Listed Building

The only legal part of the listing is the address/name of site. Addresses and building names may have changed since the date of listing – see ‘About Listed Buildings’ below for more information.


Status: Designated


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Date Added
Local Authority
Planning Authority
NT 27197 76257
327197, 676257


Circa 1793. 3-storey, 5-bay rectangular-plan classical town house. Sandstone, E and S elevations rendered over polished ashlar ground floor, droved ashlar 1st and 2nd floor, coursed rubble to rear. Rusticated ground floor; angle pilasters with stylised capitals, fluted to prinicipal elevation; 1st floor windows pilastered and corniced, with panelled and recessed aprons to principal elevation; band course above 1st floor with cameo roundels to principal elevation where also frieze with oval rosettes, angle urns, and pediment with urn finial. Timber mullions.

E (PRINCIPAL) ELEVATION: closed pilastered porch to centre with parapet, panelled door and vestibule; single windows to 1st and 2nd floor above. Single windows to remaining bays.

S (QUEEN CHARLOTTE) STREET: 2-bay; at ground floor pilastered common stair doorway to left of centre flanked by bipartite window to left,

2 single windows to right; tripartite windows with narrow sidelight to 1st and 2nd floor (windows to right bay blocked). Tall central wallhead stack with panelled base.

W (REAR) ELEVATION: 4-bay; band course above 1st floor circling over round-arched tall stair window at centre; single windows to remaining bays. Central wallhead with parapet screen supporting wallhead stack. Remains of gabled party wall with tall apex stack of demolished adjoining building to right.

Timber sash and case windows, plate glass and 4-pane glazing, 1st floor windows of principal elevation aluminium replacement windows, some 12-pane windows to rear. Black slated M-piended roof with lead flashings; 2 wallhead stacks (see above).

INTERIOR: ground floor with ornate egg and dart cornices; octagonal columns with elaborate foliate capitals.

Statement of Special Interest

Built for a merchant, Thomas Williamson.



Shown on Ainslie ?Edinburgh and Leith? 1804. Gifford et al, EDINBURGH (1984), p468.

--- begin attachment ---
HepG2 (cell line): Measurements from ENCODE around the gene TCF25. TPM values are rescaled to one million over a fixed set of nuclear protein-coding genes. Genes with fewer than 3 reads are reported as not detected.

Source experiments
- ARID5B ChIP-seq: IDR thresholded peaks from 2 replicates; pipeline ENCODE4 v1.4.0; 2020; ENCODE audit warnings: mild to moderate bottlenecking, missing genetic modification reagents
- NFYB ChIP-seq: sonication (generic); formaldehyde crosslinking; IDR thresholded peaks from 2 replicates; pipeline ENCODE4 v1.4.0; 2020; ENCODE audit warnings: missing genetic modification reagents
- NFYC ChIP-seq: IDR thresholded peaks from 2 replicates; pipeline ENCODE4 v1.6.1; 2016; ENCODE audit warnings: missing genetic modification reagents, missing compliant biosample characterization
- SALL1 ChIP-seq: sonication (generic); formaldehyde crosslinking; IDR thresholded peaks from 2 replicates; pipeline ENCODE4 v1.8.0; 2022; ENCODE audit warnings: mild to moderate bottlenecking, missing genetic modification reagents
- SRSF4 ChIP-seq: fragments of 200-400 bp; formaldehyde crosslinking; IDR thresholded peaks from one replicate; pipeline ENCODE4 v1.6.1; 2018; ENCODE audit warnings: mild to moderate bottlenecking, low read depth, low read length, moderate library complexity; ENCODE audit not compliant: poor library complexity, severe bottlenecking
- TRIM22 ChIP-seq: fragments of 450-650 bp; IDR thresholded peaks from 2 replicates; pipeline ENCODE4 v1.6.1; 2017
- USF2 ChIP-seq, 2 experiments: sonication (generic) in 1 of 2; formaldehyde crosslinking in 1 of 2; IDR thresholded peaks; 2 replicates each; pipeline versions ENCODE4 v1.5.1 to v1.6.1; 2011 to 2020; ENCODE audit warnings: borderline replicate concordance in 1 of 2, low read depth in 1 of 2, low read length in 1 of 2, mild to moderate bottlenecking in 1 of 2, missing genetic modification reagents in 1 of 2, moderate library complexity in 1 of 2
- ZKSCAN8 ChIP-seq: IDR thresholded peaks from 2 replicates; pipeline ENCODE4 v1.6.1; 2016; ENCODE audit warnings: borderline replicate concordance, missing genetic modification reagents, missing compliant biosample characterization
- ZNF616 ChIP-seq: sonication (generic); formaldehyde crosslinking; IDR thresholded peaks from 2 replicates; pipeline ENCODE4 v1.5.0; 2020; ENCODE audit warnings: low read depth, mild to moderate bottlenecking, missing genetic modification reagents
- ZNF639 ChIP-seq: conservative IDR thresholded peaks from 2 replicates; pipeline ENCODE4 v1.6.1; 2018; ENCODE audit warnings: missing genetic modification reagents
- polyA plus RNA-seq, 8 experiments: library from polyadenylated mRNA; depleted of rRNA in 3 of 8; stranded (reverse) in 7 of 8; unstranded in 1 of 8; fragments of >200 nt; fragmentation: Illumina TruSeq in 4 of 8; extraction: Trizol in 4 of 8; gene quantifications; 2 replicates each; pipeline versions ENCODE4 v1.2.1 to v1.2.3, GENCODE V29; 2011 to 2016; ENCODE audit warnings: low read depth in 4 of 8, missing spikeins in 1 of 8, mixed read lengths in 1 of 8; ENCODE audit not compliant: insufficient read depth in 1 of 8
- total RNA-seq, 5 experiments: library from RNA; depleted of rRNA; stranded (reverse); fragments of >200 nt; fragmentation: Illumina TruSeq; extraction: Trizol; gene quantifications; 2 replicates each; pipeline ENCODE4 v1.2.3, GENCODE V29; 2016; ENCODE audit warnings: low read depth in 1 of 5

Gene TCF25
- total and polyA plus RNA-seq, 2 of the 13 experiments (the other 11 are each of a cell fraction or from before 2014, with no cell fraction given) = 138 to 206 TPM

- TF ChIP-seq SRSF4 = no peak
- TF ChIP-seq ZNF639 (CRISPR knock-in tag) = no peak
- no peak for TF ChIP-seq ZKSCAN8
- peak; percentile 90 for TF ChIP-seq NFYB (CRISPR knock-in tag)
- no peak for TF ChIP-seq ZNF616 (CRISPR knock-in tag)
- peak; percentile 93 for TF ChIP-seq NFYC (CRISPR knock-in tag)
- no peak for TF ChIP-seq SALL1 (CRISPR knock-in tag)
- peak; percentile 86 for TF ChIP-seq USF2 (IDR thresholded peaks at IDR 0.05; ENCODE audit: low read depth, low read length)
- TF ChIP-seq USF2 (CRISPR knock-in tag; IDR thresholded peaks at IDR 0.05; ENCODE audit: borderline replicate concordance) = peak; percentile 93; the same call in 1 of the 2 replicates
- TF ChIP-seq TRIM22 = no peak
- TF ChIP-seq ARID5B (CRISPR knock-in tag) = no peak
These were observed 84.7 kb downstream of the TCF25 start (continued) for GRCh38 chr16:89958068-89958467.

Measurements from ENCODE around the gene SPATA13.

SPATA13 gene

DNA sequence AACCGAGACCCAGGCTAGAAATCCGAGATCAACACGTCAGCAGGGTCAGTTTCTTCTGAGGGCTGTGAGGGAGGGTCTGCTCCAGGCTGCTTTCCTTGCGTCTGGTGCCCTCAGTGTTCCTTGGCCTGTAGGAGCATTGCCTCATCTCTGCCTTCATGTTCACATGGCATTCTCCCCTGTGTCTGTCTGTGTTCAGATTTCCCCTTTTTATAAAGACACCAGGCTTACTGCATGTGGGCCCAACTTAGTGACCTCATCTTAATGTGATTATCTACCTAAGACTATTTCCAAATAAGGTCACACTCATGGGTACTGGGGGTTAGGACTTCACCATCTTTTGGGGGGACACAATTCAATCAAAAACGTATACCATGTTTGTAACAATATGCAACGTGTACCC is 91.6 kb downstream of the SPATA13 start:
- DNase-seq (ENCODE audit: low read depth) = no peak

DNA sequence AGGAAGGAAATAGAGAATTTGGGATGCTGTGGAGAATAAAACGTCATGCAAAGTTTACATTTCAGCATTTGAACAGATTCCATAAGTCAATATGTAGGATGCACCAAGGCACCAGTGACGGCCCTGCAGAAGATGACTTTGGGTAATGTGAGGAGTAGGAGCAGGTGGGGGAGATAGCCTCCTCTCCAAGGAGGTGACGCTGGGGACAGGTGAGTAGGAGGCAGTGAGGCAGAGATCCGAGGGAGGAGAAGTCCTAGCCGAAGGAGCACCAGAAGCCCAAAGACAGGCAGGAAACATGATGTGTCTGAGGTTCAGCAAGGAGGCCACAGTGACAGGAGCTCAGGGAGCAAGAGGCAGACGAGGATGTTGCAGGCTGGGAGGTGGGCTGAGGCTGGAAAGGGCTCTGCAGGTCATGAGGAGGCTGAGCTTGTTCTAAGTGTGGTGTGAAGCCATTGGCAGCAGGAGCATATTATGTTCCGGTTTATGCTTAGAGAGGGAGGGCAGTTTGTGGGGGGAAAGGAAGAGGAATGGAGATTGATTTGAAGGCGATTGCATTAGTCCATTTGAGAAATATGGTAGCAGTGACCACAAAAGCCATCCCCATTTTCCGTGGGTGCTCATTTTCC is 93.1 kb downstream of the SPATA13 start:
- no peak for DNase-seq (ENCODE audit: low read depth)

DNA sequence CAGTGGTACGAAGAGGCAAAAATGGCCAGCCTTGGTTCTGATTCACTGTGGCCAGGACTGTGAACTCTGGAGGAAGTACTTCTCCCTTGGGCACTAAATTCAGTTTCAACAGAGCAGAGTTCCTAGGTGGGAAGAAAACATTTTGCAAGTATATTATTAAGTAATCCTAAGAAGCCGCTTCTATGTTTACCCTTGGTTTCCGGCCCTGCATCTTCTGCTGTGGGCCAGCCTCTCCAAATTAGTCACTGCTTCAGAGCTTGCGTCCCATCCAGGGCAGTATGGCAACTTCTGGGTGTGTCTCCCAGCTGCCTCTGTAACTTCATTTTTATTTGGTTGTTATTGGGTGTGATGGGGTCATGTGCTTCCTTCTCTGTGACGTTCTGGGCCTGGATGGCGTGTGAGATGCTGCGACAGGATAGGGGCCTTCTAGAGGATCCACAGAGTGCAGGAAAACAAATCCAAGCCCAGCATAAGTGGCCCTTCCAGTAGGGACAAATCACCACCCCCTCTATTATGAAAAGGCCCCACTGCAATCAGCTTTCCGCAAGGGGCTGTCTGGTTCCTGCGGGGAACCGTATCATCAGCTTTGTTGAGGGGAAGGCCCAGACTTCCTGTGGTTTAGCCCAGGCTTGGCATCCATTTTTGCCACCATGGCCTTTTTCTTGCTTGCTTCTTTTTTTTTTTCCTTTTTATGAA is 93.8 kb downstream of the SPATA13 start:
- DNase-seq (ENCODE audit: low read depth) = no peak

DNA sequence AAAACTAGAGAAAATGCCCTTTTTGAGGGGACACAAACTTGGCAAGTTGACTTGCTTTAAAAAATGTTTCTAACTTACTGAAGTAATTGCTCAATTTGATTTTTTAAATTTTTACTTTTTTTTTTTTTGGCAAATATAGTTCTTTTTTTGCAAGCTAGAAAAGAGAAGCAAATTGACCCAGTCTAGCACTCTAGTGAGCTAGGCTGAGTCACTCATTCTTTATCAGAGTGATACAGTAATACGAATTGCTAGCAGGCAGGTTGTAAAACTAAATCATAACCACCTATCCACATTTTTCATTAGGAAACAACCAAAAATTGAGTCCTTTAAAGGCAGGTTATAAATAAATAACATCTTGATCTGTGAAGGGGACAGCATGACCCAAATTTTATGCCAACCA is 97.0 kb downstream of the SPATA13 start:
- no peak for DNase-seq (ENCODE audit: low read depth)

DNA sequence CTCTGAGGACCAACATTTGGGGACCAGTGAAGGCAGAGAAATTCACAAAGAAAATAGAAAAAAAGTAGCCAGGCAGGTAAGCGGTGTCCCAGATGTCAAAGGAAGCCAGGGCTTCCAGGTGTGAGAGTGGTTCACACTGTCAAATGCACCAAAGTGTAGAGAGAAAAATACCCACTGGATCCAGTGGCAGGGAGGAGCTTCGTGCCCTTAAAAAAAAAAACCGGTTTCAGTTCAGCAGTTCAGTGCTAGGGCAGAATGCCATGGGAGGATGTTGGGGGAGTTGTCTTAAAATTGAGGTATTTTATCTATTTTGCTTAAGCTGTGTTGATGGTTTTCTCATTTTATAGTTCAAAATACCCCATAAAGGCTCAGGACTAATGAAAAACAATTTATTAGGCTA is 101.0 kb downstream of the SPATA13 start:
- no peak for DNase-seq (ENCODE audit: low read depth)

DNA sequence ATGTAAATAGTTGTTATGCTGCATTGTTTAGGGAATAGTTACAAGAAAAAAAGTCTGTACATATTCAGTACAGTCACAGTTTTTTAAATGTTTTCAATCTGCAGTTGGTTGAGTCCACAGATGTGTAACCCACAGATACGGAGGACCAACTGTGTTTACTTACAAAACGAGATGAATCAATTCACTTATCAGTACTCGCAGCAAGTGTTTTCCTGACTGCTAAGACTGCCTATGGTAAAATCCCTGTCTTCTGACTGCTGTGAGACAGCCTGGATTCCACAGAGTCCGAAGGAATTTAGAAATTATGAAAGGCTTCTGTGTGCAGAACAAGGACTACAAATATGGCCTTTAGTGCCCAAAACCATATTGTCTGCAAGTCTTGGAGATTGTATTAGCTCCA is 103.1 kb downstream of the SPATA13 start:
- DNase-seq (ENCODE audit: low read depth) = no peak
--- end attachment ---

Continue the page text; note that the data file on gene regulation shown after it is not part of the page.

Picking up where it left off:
About Listed Buildings

Listing is the way that a building or structure of special architectural or historic interest is recognised by law through the Planning (Listed Buildings and Conservation Areas) (Scotland) Act 1997.

We list buildings of special architectural or historic interest using the criteria published in the Historic Environment Scotland Policy Statement.

The information in the listed building record gives an indication of the special architectural or historic interest of the listed building(s). It is not a definitive historical account or a complete description of the building(s). The format of the listed building record has changed over time. Earlier records may be brief and some information will not have been recorded.

The only legal part of the listing is the address/name of site. Addresses and building names may have changed since the date of listing and if a number or name is missing from a listing address it may still be listed. Listing covers both the exterior and the interior and any object or structure fixed to the building. Listing can also cover structures not physically attached but which are part of the curtilage of the building, such as boundary walls, gates, gatepiers, ancillary buildings etc. The planning authority is responsible for advising on what is covered by the listing including the curtilage of a listed building. Since 1 October 2015 we have been able to exclude items from a listing. If part of a building is not listed, it will say that it is excluded in the statutory address and in the statement of special interest in the listed building record. The statement will use the word 'excluding' and quote the relevant section of the Historic Environment Scotland Act 2014. Some earlier listed building records may use the word 'excluding', but if the Act is not quoted, the record has not been revised to reflect current legislation.

If you want to alter, extend or demolish a listed building you need to contact your planning authority to see if you need listed building consent. The planning authority advises on the need for listed building consent and they also decide what a listing covers. The planning authority is the main point of contact for all applications for listed building consent.

Find out more about listing and our other designations at You can contact us on 0131 668 8716 or at


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Printed: 22/04/2019 18:57